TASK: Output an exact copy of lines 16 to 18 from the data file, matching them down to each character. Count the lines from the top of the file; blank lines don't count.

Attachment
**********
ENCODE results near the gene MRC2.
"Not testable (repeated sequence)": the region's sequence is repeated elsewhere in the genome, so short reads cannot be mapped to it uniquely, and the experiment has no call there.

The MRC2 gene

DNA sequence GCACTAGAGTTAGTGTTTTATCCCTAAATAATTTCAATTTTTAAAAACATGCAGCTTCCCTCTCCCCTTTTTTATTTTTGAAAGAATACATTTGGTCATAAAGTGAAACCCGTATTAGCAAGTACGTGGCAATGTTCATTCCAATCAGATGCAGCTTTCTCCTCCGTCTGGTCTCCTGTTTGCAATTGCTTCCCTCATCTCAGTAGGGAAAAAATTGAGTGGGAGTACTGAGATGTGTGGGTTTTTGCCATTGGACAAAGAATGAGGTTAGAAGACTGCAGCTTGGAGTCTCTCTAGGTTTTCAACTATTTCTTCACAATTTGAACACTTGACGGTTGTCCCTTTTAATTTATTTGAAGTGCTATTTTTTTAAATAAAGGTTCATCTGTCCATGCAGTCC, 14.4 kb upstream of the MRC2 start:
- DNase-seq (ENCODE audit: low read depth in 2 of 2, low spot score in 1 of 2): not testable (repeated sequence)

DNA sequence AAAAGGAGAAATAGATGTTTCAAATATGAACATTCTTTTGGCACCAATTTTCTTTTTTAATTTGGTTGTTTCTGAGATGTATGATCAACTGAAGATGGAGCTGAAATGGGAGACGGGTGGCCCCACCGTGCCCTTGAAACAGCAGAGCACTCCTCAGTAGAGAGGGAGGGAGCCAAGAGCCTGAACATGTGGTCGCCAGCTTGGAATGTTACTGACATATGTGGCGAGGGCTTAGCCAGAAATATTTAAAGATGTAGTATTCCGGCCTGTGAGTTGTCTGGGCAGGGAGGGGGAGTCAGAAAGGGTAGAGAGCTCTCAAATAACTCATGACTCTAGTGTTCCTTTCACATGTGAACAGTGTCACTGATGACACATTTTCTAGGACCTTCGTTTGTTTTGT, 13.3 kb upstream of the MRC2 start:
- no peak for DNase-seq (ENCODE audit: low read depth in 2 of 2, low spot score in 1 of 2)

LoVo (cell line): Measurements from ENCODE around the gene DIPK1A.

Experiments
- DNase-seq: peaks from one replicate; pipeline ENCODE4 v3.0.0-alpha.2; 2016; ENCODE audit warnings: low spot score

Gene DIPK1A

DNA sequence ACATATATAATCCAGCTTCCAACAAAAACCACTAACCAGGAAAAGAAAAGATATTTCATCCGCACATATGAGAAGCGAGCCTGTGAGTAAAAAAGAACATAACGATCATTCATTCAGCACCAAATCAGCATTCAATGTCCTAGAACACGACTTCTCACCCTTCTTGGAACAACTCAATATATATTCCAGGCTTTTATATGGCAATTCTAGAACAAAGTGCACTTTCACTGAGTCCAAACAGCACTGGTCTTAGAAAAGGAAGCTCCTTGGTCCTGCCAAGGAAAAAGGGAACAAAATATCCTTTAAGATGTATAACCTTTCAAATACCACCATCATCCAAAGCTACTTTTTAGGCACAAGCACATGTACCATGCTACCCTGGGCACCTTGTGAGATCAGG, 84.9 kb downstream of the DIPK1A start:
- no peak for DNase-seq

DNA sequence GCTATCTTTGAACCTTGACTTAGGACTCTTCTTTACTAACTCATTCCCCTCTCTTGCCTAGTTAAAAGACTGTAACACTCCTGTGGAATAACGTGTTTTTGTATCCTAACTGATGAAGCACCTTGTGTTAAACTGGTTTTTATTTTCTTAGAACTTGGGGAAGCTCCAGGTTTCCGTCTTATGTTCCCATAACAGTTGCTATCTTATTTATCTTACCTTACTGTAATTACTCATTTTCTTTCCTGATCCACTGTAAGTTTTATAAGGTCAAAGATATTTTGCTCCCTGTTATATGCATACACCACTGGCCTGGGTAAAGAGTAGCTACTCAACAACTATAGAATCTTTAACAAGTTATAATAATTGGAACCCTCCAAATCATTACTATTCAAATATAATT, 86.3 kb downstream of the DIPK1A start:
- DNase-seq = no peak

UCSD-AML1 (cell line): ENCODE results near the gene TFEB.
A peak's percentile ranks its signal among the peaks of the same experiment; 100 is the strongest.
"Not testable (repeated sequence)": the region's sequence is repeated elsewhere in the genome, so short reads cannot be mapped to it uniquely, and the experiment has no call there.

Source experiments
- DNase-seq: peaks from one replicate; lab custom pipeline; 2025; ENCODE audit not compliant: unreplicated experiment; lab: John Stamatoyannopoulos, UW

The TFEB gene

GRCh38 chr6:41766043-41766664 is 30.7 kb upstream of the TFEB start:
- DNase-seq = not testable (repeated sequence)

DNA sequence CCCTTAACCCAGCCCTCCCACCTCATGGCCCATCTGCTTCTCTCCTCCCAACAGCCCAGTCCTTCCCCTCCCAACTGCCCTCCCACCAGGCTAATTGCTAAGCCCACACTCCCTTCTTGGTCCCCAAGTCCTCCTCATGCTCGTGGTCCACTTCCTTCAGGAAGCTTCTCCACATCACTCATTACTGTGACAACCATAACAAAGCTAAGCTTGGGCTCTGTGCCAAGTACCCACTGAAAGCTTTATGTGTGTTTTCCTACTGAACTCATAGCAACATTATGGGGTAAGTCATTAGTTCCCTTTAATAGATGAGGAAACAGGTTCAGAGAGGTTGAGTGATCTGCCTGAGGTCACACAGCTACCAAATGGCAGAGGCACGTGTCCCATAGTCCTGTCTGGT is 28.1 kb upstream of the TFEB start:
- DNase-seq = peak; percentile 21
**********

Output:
UCSD-AML1 (cell line): ENCODE results near the gene TFEB.
A peak's percentile ranks its signal among the peaks of the same experiment; 100 is the strongest.
"Not testable (repeated sequence)": the region's sequence is repeated elsewhere in the genome, so short reads cannot be mapped to it uniquely, and the experiment has no call there.